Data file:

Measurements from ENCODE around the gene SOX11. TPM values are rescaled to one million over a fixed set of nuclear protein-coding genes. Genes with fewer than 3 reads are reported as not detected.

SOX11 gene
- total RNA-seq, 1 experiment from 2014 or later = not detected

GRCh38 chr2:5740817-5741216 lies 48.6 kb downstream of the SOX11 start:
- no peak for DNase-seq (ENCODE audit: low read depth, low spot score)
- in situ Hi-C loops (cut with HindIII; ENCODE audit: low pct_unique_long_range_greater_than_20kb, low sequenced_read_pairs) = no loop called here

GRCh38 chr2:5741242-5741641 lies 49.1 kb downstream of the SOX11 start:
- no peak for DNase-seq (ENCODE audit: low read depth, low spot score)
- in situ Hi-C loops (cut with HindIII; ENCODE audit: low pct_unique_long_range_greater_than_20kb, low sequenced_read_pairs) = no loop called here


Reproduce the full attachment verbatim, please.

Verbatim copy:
Measurements from ENCODE around the gene SOX11. TPM values are rescaled to one million over a fixed set of nuclear protein-coding genes. Genes with fewer than 3 reads are reported as not detected.

SOX11 gene
- total RNA-seq, 1 experiment from 2014 or later = not detected

GRCh38 chr2:5740817-5741216 lies 48.6 kb downstream of the SOX11 start:
- no peak for DNase-seq (ENCODE audit: low read depth, low spot score)
- in situ Hi-C loops (cut with HindIII; ENCODE audit: low pct_unique_long_range_greater_than_20kb, low sequenced_read_pairs) = no loop called here

GRCh38 chr2:5741242-5741641 lies 49.1 kb downstream of the SOX11 start:
- no peak for DNase-seq (ENCODE audit: low read depth, low spot score)
- in situ Hi-C loops (cut with HindIII; ENCODE audit: low pct_unique_long_range_greater_than_20kb, low sequenced_read_pairs) = no loop called here